Finally, let us not forget that the worst genocides and slaughters of the last century were perpetrated not by Muslims but Christians. To someone who lived in Sarajevo during the Serbian siege of the city, Sam’s demonization of the Muslim world seems odd. It was the Muslim-led government in Bosnia that practiced tolerance. There were some 10,000 Serbs who remained in the city and fought alongside the Bosnia Muslims during the war. The city’s Jewish community, dating back to 1492, was also loyal to the government. And the worst atrocities of the war were blessed not by imams but Catholic and Serbian Orthodox priests. Sam’s argument that atheists have a higher moral code is as specious as his attacks on Islam. Does he forget Joseph Stalin, Adolf Hitler and Pol Pot? These three alone filled the earth with more corpses in the last century than all of the world’s clerics combined.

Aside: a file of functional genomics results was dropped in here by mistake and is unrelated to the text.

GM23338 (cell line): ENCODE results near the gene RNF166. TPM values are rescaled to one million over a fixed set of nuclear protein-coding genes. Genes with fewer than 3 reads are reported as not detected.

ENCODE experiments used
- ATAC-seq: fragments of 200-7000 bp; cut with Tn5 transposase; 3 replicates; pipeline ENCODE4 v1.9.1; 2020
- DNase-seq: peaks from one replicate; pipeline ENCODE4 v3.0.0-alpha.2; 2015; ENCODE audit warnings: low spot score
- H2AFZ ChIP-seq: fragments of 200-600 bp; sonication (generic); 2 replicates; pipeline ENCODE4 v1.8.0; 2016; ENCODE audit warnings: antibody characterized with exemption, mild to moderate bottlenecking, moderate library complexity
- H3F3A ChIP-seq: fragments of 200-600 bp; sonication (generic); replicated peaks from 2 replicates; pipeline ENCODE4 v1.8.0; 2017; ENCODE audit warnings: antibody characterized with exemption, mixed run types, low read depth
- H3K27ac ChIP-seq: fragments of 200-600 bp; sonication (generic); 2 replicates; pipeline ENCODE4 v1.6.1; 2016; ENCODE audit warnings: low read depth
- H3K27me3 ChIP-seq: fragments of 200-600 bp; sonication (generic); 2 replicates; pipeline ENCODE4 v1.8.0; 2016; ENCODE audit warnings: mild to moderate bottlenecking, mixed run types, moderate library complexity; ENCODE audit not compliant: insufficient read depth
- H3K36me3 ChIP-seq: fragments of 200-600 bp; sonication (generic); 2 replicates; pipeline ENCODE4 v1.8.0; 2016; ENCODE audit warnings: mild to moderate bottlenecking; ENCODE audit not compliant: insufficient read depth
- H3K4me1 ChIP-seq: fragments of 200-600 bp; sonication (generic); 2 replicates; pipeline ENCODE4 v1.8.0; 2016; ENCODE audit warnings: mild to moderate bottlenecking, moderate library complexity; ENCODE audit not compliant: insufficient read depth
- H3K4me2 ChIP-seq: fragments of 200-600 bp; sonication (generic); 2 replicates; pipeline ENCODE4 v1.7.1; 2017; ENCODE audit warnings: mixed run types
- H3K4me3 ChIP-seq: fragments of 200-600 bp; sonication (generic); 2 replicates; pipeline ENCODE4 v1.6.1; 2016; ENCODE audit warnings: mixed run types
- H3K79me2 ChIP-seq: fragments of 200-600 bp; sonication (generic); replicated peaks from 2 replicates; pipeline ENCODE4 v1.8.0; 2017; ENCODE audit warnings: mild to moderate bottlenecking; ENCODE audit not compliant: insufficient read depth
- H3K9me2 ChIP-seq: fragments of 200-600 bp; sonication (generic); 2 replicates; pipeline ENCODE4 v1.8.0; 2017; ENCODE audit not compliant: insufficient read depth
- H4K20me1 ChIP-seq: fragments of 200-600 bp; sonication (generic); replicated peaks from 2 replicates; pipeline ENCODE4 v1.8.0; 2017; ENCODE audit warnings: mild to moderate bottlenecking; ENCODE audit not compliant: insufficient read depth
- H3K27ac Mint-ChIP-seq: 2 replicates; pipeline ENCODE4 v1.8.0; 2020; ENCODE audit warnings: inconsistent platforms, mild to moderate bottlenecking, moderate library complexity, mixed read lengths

The danger is not Islam or Christianity or any other religion. It is the human heart—the capacity we all have for evil. All human institutions with a lust for power give their utopian visions divine sanction, whether this comes through the worship of God, destiny, historical inevitability, the master race, a worker’s paradise, fraternite-egalite-liberte or the second coming of Jesus Christ.
Religion is often a convenient vehicle for this blood lust. Religious institutions often sanctify genocide, but this says more about us, about the nature of human institutions and the darkest human yearnings, than it does about religion. This is the greatest failing of Sam’s book. He externalizes evil. And when you externalize evil, all tools, including violence and torture, become legitimate to eradicate an evil that is outside of you. This worldview—one also adopted by the Christian right—is dangerous, for if we fail to acknowledge our own capacity for evil it will grow unchecked and unheeded. It is, in essence, the call to live the unexamined life.